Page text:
Earth Day invites us to consider how we can help the earth renew itself through our evolution, prompting us to commit to what we can create within and outside ourselves to benefit all beings. To honor this time, Nikki Prizma and I created a drum meditation to help us connect to our deepest intention as beings who can bridge heaven and earth. Press play on this link! And please, let us know what you think of our new meditation!
Drum meditations are an ancient modality for accessing wisdom that lies deep within our souls. During the drumming meditation, we can experience healing and discover insight to bring back into our waking lives. You need only journey within to find answers to your questions. Drumming belongs to all people, and is a natural healer to all who have their own heart beat.
Now that the dust has settled, I’m excited to share the experience of installing Varanasi Sage at Burning Man. From concept to installation, the entire project took one year, and what a year!
I went through my own metamorphoses during this experience. Doing everything for the first time, the processes of building, funding, and installing taught me like no other teacher. I found great rewards in the process: I felt supported in my art, I felt my art was received, I connected with people in new ways, and continually encountered the best of humanity.
A hidden gift in the process was creating the Varanasi Sage companion booklet, which I didn’t know was going to manifest until a few months before the installation was complete. This booklet is a culmination of my writing over the past several years, and something I desired for a long time, but needed the framework of the Varanasi Sage installation to create. I will offer the companion booklet as an e-book and audio book soon! Stay tuned!
I recently purchased Hank Meal’s, The River, a local’s guide to hiking trails surrounding the Yuba River. On a rainy afternoon, my friend, Kitten, and I got cabin fever; we opened Hank’s book and chose the Rock Creek Nature Trail (located in the Tahoe National Forest) as our tonic. Once the site of a lumber mill, Hank described this one-mile loop as an easy and accessible trail that meanders beneath 11 varieties of trees and alongside Rock Creek.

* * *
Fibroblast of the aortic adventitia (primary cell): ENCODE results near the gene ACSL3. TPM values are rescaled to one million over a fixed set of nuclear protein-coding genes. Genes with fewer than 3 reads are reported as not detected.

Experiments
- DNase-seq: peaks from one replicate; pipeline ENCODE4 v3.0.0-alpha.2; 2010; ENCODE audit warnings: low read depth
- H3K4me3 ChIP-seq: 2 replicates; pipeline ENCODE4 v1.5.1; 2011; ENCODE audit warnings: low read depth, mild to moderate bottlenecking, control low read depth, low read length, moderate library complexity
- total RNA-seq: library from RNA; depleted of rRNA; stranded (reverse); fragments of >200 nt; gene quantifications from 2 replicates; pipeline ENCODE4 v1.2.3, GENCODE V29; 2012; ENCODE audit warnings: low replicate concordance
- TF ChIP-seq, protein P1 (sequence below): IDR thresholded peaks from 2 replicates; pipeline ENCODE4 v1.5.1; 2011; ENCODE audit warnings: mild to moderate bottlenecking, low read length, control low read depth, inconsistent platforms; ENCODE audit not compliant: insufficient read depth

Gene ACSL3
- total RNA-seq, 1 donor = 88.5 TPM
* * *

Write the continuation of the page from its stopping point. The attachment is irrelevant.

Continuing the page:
“Looks like we have the place to ourselves,” I beamed when we pulled into the empty parking lot.
The ground was completely saturated — water pooled around our every footstep. Light rain floated to earth, accompanied by large, sporadic drops falling from tree branches, tapping an intricate percussion on land and water. The creek rushed past us, beckoning us onwards.
“Look at all this debris,” Kitten said. “These recent storms have been brutal!”
“The other day, I saw a group prayer going around Facebook asking for the storms to be gentle on the forests, and I don’t know how I feel about that.”
“California needs water. I’m not eager to pray the rain stops.”
A stream carved its way down the hillside and onto the path, turning the path into a waterway and making us walk along its edge. Branches, leaves, and pine needles littered the area, and the Rock Creek Trail felt less like a nature walk and more like a rugged adventure, like we were the first explorers. At one point, we had to climb over a large, fallen tree.
“All this damage is from the drought,” Kitten said. “Tree roots retract closer to the trunk and become less dense. And the branches die. So when a big storm hits, it uproots trees and branches fall.”
“Now I bet this will be a tinderbox in summer — this and every other forest in California.”
“Let’s hope not! If we get enough rain, the dead stuff will get mushy and become fertile. With fewer trees and branches blocking out the sun, new life will grow. Regeneration is one of the most incredible aspects of nature, in my opinion. Didn’t the guidebook say this land was harvested for timber not long ago? I wonder what that looked like!”
“I hope we get the rain, too, of course. Shame if it burns. I’d rather see the land heal.”